Broaden uses of Oregon Gas Taxes?

Doug Allen retired after 35 years with TriMet Service Planning and Scheduling and belongs to AORTA. He is a long time supporter of good transit and land use planning, and lives in SE Portland.

Senate Joint Resolution 16 would refer a constitutional amendment to Oregon voters in November 2016 that relaxes constraints on the use of motor vehicle revenues. A hearing is tentatively scheduled before the Senate Business and Transportation committee on Monday, March 30, at 1:00 pm.

In brief, this amendment adds to the list of allowable uses: “Surface transportation infrastructure that reduces the traffic burden of, or pollution from, motor vehicles on public highways, roads and streets in this state.”

It covers construction and operation of certain bus, rail, bicycle, and pedestrian facilities, but not aviation or waterway projects.

Follow SJR 16 here:

Oregon’s Constitution strictly limits what can be funded with motor vehicle taxes and fees, including tolls and carbon or mileage taxes. They can only be spent on “construction, reconstruction, improvement, repair, maintenance, operation and use” of public highways and rest areas.

Before 1980, this money could also be spent for State Police and State Parks, but after the Legislature asked voters to eliminate these uses, separated bicycle and pedestrian facilities no longer qualified for funding under the 1971 “Bicycle Bill” which designates 1% of highway fund money for bicycle and pedestrian paths. They must be part of a highway project to qualify for highway funding. The Oregon Supreme Court subsequently confirmed that the intent was to limit expenditures to facilities within or adjacent to highway rights-of-way. [1]

An earlier Attorney General opinion had already concluded in 1970 that indirect benefits to highway users, “…such as mass transit facilities which reduce highway congestion,…” were not allowable expenditures, and this opinion was cited by the Supreme Court.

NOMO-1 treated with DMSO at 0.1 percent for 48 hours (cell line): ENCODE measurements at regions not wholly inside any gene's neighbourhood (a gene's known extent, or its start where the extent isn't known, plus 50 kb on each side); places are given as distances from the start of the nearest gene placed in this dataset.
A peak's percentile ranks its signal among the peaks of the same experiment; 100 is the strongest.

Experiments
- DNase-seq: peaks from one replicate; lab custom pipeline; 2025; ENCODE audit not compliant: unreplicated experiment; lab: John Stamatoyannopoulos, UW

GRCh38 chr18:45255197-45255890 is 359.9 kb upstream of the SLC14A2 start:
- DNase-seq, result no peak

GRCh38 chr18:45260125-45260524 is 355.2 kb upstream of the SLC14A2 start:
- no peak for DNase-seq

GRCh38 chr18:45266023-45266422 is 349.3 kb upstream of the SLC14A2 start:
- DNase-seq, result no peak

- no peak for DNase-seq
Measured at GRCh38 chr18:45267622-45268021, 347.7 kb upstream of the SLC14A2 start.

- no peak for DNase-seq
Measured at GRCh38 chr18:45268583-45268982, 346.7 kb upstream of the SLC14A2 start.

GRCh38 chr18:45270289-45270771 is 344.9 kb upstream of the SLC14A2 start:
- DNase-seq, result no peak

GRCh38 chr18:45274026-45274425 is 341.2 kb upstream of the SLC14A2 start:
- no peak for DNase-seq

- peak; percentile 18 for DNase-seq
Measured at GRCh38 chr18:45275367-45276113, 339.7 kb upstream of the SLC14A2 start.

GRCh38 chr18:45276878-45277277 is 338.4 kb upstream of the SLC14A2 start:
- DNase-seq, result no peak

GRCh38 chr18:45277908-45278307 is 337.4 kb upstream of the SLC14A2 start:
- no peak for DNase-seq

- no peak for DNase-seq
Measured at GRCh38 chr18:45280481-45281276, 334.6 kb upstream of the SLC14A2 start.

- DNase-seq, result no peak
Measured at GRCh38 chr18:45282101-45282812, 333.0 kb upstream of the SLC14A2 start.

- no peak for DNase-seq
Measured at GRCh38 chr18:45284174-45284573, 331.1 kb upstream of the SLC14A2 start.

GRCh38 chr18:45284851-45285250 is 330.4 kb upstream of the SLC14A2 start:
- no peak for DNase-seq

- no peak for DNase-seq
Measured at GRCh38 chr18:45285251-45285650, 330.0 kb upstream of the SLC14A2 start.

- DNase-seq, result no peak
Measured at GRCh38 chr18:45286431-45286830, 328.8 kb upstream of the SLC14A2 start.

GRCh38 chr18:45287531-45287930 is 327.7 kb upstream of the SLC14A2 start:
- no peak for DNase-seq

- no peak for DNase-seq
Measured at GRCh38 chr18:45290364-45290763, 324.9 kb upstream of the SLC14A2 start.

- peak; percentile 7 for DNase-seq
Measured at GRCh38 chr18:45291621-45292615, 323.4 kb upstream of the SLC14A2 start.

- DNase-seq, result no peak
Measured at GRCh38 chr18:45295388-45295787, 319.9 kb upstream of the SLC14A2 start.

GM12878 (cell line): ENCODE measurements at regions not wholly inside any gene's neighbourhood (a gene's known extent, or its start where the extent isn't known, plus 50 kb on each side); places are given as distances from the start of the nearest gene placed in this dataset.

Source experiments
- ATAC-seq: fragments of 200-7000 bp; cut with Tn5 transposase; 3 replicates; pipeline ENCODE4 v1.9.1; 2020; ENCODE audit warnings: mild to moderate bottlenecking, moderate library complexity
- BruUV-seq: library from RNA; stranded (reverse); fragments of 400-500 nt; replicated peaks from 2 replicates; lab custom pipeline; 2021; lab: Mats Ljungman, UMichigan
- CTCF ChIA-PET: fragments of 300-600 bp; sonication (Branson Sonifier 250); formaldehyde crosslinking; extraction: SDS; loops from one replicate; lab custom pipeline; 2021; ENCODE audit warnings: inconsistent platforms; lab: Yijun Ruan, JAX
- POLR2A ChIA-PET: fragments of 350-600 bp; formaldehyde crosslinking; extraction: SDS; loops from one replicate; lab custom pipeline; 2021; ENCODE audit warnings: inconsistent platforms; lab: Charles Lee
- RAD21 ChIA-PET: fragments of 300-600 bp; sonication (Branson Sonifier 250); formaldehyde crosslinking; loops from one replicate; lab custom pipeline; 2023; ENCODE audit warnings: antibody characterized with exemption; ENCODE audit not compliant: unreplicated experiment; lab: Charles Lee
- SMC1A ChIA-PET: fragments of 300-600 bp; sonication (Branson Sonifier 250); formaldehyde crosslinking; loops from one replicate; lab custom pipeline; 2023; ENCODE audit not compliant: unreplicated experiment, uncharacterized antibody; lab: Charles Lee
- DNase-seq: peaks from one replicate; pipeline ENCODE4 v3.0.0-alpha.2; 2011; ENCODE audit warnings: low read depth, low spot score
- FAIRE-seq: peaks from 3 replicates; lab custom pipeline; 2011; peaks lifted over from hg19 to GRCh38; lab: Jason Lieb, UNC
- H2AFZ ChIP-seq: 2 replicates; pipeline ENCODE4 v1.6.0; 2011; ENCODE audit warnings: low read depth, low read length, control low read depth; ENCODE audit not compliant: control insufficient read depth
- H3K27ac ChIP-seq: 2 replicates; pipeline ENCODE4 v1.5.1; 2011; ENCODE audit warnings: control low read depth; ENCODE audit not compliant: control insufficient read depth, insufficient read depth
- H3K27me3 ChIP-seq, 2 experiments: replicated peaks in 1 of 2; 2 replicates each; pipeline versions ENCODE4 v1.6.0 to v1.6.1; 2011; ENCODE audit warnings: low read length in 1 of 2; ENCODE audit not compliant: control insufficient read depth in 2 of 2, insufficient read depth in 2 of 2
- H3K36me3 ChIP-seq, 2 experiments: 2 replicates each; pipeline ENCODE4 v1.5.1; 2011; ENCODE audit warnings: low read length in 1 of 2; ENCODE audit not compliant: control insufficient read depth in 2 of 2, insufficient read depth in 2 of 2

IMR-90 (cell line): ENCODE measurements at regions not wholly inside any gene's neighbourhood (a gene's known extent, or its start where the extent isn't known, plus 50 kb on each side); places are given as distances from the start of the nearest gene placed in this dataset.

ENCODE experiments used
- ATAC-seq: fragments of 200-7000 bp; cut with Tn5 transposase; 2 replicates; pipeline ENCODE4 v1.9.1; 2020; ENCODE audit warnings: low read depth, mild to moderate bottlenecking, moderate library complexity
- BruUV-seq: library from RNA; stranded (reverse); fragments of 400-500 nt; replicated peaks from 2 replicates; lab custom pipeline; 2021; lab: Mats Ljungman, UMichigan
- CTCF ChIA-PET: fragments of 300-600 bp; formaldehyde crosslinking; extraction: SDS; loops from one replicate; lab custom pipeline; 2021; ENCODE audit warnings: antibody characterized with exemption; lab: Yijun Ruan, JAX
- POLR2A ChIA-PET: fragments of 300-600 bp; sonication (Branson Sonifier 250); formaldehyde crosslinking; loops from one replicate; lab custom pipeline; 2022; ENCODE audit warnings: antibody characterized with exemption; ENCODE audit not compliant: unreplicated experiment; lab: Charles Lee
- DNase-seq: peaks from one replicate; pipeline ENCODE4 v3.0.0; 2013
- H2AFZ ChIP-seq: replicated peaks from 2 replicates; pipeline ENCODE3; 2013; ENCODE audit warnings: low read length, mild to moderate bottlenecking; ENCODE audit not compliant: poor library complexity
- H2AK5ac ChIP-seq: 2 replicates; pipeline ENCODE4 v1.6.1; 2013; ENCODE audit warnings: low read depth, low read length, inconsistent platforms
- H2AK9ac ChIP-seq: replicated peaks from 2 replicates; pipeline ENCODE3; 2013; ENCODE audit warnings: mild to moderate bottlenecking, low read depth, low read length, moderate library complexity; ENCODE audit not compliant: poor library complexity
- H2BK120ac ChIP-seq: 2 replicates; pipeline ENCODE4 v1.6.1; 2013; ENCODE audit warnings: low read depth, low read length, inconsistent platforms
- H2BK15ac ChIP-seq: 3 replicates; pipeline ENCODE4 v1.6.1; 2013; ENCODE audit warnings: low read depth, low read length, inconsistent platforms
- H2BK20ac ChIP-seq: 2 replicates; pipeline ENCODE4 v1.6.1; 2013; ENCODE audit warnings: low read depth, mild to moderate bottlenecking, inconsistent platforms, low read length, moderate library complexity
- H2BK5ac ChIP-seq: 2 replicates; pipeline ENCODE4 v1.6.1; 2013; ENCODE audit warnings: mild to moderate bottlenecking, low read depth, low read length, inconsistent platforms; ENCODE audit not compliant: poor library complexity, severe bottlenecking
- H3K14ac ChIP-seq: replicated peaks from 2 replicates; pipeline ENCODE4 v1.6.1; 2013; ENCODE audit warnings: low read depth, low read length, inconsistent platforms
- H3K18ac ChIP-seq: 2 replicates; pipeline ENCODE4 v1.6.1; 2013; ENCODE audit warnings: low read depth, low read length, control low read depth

SJR 16 was submitted at the request of Jim Howell, Policy Director for Association of Oregon Rail and Transit Advocates (AORTA). Chief sponsor is Senator Michael Dembrow, and co-sponsors include Senators Monroe, Roblan, and Shields, and Representatives Frederick, Gallegos, Keny-Guyer, and Nosse. A simple majority of both houses is required for passage.

SJR 16 has been endorsed by Coalition for a Livable Future, 1000 Friends of Oregon, OPAL Environmental Justice Oregon, Oregon Environmental Council, Upstream Public Health, AORTA, Transportation for Oregon’s Future Coalition, and Bike Walk Vote.

By itself, SJR 16 does not raise taxes or change the current allocation of motor vehicle taxes and fees. That can only happen through future legislation.

Current restrictions were imposed by voters more than three decades ago. Attitudes have changed. The 2013 Oregon Values and Beliefs Project discovered from a survey that: “Oregonians find the proposal to shift some funding for road and highway construction towards public transportation such as better bus service and high speed rail projects desirable at a 1.7 to 1.0 ratio …”

SJR 16 would allow future legislation to assign a portion of motor vehicle taxes and fees for purposes such as rural bus service, safety and congestion relief projects that include transit, separated bicycle facilities such as the Sullivan’s Gulch trail, and local match for federal funds for non-highway transportation projects. Oregon received far less federal stimulus money to improve Amtrak service than did neighboring Washington because we did not have enough local match. Bridge and road tolls could be spent on transit, pedestrian, and bicycle facilities that provide alternatives to highway travel.

Non-highway alternatives may be cheaper, less polluting, or less damaging to the human or natural environment. These alternatives may also be desirable components of a new highway facility, allowing for a smaller, less-damaging structure that is more likely to win approval of nearby residents.

SJR 16 would allow for true “least cost planning” of the Oregon highway system. It is not a “raid on the highway fund” but a modest expansion of the allowed use of motor vehicle revenues consistent with the “user fee” concept. It only adds uses that address problems caused by motor vehicles. It applies the “polluter pays” principle.

[1] Rogers v. Lane County

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